Former Cameron County employee loses appeal over stolen fajitas

Defendant Gilberto Escamilla looks back before the start of a sentencing hearing Friday, April 20, 2018, in the 107th state District Courtroom in Brownsville, Texas. Escamilla entered two pleas of guilty for charges related to the theft of over 1-million dollars of meats he stole and resold over two years through his position with Cameron County. (Jason Hoekema | The Brownsville Herald)

The 13th Court of Appeals affirmed the five-decade sentence a former juvenile detention center employee received for stealing more than $1 million worth of fajitas over nine years.

On April 20, 2018, visiting Judge Manuel Bañales sentenced 54-year-old Gilberto Escamilla to 50 years in prison after the former Darrell B. Hester Juvenile Justice Center food services administrator pleaded guilty to theft by a public servant in an amount greater than $200,000.

The Cameron County District Attorney’s Office Special Investigations Unit arrested the man in 2017 after a Labatt Food Service driver called the detention center to let employees there know that their 800-pound delivery of fajitas, which are not on the menu, had arrived.

The value of the fajitas totaled $1,251,578. That figure doesn’t include brisket, pork chops, sausage and chicken that Escamilla also admitted during court hearings to stealing and selling to people and restaurants.

In his appeal, Escamilla argued that Associate Judge Louis Sorola did not have the authority to preside over the case and that he received ineffective assistance of counsel.

Escamilla alleged that his trial attorneys failed to present mitigation evidence during sentencing and failed to investigate Bañales before recommending that he waive his right to a jury trial and let Bañales sentence him.

He complains in his appeal that during his sentencing hearing his attorneys failed to present mitigation evidence.

“At the motion for new trial hearing, twelve relatives and friends of Escamilla testified in his support. Most of them testified that they would have recommended probation if they had been called, but none of them had been called to testify during trial,” the 13th Court of Appeals ruling states. “According to Escamilla, the testimony of these witnesses undermines the confidence of the judgment, and failing to call them during sentencing constituted deficient performance by his counsel.”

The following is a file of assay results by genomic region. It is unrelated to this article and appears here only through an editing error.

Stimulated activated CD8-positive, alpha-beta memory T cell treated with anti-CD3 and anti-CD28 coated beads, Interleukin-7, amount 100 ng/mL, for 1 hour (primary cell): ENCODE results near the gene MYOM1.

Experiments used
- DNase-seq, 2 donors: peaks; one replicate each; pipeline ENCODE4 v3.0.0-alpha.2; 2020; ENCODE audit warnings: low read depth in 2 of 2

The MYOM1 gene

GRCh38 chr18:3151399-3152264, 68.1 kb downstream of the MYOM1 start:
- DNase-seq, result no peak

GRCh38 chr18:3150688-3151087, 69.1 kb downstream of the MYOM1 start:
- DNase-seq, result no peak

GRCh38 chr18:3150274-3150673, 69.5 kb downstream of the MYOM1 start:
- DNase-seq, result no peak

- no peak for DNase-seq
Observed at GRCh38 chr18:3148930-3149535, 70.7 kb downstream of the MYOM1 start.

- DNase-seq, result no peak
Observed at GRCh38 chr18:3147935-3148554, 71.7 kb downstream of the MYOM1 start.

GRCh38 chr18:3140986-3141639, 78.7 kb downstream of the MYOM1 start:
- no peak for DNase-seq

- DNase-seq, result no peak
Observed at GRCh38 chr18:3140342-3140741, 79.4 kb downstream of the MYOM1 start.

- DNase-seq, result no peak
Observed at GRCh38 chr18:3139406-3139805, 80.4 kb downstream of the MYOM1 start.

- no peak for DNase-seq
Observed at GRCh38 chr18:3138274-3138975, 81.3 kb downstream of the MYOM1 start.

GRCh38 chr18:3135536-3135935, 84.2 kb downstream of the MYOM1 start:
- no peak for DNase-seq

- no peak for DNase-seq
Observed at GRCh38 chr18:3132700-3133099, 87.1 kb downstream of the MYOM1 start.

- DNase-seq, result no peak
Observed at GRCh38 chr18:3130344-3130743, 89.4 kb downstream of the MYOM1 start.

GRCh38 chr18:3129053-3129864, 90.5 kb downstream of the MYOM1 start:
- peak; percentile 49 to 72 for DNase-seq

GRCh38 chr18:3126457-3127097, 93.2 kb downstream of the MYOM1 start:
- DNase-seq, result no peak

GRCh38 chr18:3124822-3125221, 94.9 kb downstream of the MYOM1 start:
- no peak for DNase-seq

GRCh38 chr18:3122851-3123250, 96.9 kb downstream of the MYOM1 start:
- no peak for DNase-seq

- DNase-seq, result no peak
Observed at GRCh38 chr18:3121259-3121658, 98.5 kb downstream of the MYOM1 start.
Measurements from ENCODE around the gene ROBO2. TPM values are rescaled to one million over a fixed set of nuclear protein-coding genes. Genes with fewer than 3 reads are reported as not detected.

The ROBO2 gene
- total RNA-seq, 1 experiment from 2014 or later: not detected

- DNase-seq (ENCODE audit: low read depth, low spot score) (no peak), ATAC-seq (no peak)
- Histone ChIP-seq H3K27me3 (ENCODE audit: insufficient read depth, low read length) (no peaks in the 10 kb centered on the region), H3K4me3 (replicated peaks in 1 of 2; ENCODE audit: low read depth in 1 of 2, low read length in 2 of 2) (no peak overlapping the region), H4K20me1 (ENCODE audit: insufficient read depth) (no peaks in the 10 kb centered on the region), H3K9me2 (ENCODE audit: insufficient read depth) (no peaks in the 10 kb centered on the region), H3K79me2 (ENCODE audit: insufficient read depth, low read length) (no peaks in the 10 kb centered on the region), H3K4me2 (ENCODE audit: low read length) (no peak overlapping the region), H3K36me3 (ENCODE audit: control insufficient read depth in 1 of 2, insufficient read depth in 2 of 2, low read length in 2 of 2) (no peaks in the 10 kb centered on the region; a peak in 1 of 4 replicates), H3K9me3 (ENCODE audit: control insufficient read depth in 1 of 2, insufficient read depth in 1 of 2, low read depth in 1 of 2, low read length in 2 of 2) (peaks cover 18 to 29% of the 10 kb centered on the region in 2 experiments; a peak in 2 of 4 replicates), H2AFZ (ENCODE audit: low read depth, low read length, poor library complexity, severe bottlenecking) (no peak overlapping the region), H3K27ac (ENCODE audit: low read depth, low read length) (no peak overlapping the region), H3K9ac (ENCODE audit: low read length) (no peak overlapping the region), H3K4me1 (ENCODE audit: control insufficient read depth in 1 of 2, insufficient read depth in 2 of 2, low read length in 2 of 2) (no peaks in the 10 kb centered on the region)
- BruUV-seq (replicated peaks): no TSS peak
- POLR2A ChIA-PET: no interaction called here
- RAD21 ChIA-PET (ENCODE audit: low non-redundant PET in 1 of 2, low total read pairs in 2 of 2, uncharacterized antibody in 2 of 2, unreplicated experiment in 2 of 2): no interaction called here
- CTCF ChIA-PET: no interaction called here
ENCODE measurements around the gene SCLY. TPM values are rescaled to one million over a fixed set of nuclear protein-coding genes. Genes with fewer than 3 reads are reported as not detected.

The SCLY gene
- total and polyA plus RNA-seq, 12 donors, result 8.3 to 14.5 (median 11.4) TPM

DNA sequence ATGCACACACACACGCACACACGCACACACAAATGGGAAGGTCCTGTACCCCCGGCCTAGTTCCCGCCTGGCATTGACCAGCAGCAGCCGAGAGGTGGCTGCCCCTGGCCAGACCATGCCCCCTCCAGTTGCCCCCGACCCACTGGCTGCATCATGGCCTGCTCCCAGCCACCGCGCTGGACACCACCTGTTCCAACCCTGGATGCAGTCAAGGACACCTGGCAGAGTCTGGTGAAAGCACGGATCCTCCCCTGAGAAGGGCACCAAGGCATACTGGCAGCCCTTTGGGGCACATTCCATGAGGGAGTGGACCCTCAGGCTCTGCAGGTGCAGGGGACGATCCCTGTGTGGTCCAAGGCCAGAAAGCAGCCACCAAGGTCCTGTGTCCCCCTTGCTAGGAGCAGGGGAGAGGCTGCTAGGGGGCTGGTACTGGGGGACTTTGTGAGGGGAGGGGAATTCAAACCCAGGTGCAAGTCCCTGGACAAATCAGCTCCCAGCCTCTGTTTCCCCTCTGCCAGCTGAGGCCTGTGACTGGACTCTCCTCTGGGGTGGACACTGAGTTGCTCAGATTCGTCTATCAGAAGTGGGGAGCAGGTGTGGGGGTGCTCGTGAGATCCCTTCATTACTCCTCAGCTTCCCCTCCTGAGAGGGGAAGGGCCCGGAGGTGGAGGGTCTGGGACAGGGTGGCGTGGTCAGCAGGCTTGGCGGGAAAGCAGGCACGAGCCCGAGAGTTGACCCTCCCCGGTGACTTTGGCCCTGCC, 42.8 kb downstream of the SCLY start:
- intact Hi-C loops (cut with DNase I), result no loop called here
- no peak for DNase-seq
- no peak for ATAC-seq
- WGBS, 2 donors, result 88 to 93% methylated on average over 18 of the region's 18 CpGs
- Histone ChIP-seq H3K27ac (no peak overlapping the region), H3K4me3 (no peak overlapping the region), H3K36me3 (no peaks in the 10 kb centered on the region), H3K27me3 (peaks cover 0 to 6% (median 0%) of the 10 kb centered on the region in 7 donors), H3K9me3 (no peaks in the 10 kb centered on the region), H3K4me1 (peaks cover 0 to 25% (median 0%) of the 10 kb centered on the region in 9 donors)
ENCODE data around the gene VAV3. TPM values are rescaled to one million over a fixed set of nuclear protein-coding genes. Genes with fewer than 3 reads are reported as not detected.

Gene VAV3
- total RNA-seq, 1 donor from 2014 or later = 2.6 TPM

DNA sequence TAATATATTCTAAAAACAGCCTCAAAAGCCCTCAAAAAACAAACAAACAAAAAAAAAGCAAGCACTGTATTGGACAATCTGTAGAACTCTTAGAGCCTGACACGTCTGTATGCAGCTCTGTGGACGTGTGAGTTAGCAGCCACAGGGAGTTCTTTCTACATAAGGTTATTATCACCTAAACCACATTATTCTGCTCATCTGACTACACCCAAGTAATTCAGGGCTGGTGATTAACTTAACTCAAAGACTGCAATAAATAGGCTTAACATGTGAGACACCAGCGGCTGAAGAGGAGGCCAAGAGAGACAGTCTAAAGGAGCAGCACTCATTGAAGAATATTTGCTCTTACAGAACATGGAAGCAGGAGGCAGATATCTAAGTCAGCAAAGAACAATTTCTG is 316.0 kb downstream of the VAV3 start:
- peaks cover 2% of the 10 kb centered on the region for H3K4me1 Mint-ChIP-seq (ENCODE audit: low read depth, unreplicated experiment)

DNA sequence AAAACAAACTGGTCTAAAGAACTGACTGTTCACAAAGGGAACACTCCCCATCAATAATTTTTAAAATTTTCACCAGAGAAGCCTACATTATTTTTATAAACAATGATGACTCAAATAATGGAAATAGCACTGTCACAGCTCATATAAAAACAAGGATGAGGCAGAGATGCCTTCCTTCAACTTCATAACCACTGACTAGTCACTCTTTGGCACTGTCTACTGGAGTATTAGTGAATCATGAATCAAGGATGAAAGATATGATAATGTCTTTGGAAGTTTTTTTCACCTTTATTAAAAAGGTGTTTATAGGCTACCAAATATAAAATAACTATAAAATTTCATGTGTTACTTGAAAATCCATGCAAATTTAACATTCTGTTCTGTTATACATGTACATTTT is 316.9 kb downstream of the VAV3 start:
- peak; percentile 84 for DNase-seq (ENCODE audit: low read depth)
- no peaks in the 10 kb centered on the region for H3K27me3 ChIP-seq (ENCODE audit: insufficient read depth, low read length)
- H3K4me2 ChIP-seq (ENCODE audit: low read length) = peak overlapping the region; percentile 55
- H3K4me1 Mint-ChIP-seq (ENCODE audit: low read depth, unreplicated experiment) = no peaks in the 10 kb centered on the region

However, Escamilla’s attorney did filed a mitigation motion with the court and it was Escamilla’s who opposed bringing in family witnesses to testify on his behalf during the sentencing trial, the ruling states.

“Escamilla also argues he received ineffective assistance of counsel because his counsel did not properly investigate Judge Bañales before advising Escamilla to waive his right to a jury trial. According to Escamilla, he would have opted for a jury had he been properly advised,” the ruling states.

The 13th Court of Appeals ruled that both attorneys at the sentencing hearing provided reasonable explanations for trial strategy, which included previous experience with the judge and prior favorable rulings in Escamilla’s case.

Lastly, Escamilla asserted that Sorola, the associate judge, did not have authority to preside over his case.

“However, at no point before, during, or after the bench trial did Escamilla raise an objection based on the above complaints concerning Associate Judge Sorola’s authority to preside over the case,” the ruling states.

Furthermore, it was Bañales, not Sorola, who accepted Escamilla’s plea and assessed punishment.

“Escamilla does not demonstrate how Associate Judge Sorola’s actions affected his substantial rights or otherwise constituted reversible error,” the ruling states.

Escamilla’s projected release date is in 2038, according to the Texas Department of Criminal Justice.